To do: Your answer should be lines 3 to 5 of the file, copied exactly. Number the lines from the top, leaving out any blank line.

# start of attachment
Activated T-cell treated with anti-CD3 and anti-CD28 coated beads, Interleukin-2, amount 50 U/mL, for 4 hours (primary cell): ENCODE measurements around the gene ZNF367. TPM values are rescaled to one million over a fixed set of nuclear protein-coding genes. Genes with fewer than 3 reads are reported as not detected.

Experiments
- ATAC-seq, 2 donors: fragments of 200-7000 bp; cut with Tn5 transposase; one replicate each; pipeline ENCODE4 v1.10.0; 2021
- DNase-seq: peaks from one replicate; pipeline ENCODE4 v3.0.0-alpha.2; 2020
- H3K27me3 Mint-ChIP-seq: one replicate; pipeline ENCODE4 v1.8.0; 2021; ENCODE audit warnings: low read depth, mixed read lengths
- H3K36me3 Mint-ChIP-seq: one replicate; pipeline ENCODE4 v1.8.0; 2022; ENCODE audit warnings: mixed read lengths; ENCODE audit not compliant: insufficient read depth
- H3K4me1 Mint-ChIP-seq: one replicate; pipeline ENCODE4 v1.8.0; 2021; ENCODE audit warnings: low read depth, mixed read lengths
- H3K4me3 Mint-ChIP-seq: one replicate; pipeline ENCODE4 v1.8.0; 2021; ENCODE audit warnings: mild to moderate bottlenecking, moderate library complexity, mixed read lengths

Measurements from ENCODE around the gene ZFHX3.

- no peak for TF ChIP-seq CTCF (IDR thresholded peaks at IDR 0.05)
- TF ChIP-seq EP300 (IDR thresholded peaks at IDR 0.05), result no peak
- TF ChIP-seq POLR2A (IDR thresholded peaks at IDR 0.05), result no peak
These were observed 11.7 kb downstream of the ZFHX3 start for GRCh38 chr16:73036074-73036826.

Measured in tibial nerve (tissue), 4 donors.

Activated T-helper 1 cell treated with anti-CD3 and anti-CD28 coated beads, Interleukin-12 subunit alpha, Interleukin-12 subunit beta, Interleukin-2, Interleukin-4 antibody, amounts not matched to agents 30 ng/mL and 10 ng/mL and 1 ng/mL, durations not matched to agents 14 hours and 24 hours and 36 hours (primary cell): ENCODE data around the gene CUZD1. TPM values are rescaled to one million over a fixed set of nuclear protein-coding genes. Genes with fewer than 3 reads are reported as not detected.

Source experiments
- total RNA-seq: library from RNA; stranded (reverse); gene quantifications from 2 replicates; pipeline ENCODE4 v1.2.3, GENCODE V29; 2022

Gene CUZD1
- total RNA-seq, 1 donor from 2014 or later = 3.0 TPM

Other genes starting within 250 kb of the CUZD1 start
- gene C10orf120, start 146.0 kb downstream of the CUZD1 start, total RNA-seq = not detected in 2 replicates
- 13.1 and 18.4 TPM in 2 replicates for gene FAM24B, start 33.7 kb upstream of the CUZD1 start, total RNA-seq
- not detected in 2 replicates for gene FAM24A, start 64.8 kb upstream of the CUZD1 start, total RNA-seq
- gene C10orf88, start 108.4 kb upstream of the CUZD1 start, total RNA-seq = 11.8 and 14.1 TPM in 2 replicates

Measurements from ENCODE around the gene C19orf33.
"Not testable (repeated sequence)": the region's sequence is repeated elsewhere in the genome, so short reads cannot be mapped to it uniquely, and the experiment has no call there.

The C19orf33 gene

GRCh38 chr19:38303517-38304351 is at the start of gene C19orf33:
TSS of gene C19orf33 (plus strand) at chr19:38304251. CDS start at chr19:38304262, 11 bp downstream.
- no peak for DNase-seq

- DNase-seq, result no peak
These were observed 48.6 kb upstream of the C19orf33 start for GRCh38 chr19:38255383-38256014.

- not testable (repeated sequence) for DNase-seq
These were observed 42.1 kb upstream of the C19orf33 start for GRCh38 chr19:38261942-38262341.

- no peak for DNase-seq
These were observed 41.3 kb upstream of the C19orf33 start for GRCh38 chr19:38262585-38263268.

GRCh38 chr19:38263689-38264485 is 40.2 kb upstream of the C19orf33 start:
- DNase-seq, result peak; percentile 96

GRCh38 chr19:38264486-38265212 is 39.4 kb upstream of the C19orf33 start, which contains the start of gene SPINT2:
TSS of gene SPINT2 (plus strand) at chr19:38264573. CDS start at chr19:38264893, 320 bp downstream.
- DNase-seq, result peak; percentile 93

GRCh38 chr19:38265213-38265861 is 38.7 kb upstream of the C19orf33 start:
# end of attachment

- ATAC-seq, 2 donors: fragments of 200-7000 bp; cut with Tn5 transposase; one replicate each; pipeline ENCODE4 v1.10.0; 2021
- DNase-seq: peaks from one replicate; pipeline ENCODE4 v3.0.0-alpha.2; 2020
- H3K27me3 Mint-ChIP-seq: one replicate; pipeline ENCODE4 v1.8.0; 2021; ENCODE audit warnings: low read depth, mixed read lengths